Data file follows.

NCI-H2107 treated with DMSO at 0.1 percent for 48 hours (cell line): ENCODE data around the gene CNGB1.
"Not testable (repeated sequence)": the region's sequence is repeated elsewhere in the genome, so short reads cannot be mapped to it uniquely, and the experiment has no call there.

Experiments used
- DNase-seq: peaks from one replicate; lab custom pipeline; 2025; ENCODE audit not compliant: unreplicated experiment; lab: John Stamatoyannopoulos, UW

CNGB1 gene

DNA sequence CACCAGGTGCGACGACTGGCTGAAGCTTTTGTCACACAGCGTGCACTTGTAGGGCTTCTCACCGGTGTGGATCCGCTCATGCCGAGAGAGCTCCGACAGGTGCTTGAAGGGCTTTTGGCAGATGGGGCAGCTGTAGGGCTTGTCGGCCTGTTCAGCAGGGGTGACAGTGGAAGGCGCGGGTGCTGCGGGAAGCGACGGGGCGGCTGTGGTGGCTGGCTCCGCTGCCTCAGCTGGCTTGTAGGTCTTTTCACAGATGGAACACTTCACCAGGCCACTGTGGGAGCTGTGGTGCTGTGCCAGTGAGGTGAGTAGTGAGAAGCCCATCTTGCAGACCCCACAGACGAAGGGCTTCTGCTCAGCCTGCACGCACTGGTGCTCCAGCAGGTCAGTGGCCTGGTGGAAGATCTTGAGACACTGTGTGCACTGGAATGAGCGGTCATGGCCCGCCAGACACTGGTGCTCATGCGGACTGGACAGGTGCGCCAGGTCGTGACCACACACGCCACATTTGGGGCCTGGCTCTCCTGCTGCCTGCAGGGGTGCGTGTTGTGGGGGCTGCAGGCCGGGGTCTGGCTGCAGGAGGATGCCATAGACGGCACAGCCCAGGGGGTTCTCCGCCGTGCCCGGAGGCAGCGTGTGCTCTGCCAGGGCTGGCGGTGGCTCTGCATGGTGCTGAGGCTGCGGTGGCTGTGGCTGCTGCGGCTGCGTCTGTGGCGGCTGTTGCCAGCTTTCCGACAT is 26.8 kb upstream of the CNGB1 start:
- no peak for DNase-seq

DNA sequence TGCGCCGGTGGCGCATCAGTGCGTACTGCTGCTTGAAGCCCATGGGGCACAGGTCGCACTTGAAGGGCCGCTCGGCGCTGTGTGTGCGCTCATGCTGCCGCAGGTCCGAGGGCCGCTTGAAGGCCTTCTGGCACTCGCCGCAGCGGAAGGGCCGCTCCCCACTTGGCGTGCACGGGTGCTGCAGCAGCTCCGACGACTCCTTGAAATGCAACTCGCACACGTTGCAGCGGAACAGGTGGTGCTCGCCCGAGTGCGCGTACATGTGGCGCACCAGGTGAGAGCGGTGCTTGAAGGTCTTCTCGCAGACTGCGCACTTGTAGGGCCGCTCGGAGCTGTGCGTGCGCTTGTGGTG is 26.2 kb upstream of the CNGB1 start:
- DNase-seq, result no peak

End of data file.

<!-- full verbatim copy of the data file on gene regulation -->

NCI-H2107 treated with DMSO at 0.1 percent for 48 hours (cell line): ENCODE data around the gene CNGB1.
"Not testable (repeated sequence)": the region's sequence is repeated elsewhere in the genome, so short reads cannot be mapped to it uniquely, and the experiment has no call there.

Experiments used
- DNase-seq: peaks from one replicate; lab custom pipeline; 2025; ENCODE audit not compliant: unreplicated experiment; lab: John Stamatoyannopoulos, UW

CNGB1 gene

DNA sequence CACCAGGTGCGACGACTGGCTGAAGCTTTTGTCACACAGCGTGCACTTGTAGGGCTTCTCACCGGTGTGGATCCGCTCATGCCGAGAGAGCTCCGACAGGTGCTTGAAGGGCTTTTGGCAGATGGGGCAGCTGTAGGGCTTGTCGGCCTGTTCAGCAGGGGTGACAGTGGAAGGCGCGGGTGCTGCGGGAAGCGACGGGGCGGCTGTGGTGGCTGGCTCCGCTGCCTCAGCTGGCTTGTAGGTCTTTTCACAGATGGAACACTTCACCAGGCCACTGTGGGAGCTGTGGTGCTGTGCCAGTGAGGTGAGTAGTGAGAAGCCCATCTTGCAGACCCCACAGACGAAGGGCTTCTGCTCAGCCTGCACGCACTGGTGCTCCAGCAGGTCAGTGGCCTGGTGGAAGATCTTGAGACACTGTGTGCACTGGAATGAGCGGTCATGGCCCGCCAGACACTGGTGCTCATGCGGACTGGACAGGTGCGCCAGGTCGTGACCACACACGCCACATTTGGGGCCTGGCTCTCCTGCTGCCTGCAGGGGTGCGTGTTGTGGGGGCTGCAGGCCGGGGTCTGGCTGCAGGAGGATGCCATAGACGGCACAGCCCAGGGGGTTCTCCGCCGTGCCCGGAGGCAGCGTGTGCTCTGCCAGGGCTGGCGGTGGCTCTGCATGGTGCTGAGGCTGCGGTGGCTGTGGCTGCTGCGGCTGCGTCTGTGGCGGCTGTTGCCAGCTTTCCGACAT is 26.8 kb upstream of the CNGB1 start:
- no peak for DNase-seq

DNA sequence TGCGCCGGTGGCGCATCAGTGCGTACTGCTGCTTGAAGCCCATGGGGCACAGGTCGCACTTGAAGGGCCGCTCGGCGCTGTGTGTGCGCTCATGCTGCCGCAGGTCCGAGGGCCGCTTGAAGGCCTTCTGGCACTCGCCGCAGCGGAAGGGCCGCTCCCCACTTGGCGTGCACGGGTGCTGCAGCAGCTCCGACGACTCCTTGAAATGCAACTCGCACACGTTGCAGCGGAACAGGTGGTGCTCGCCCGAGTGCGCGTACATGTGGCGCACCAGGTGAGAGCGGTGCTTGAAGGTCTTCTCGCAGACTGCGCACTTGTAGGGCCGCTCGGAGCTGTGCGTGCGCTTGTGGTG is 26.2 kb upstream of the CNGB1 start:
- DNase-seq, result no peak